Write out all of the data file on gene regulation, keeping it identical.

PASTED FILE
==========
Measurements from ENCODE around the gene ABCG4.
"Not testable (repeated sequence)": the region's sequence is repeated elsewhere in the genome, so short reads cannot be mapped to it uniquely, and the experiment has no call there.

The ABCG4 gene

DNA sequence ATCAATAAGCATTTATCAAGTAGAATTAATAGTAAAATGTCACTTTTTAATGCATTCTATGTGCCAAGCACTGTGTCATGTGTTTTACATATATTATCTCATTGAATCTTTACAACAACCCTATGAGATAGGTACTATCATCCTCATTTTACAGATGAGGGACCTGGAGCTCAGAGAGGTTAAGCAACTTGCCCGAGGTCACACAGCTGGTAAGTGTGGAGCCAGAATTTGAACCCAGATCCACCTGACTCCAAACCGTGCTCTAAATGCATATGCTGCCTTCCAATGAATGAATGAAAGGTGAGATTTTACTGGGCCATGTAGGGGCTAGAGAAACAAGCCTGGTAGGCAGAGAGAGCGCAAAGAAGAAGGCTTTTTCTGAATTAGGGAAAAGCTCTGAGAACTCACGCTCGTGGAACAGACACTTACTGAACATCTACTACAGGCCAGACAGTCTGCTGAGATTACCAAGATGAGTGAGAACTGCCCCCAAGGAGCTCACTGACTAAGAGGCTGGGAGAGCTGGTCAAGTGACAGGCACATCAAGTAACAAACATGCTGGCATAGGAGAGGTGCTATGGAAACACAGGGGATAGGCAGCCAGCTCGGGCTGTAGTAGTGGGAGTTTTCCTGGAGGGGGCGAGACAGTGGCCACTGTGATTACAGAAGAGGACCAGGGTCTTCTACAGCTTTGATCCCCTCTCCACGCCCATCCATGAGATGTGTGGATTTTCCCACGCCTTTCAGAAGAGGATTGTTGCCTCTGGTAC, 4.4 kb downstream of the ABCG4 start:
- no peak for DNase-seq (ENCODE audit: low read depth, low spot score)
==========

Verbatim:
Measurements from ENCODE around the gene ABCG4.
"Not testable (repeated sequence)": the region's sequence is repeated elsewhere in the genome, so short reads cannot be mapped to it uniquely, and the experiment has no call there.

The ABCG4 gene

DNA sequence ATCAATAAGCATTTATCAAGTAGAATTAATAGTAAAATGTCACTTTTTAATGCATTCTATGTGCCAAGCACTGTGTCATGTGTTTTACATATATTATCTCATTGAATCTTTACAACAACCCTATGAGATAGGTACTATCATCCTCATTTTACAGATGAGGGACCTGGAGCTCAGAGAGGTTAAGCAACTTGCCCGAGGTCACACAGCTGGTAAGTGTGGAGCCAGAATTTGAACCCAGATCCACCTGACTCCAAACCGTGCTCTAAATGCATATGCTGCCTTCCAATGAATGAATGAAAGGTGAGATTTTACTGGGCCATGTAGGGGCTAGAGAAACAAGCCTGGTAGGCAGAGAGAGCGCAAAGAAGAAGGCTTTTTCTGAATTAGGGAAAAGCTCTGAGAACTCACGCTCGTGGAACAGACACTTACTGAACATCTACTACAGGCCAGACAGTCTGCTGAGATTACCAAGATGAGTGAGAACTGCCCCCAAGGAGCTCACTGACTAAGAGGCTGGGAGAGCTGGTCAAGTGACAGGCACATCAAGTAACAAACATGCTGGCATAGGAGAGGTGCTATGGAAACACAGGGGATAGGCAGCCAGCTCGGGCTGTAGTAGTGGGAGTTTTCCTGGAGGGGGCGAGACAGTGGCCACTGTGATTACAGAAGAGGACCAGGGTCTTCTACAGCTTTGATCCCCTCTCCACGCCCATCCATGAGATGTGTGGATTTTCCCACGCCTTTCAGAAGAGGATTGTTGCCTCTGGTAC, 4.4 kb downstream of the ABCG4 start:
- no peak for DNase-seq (ENCODE audit: low read depth, low spot score)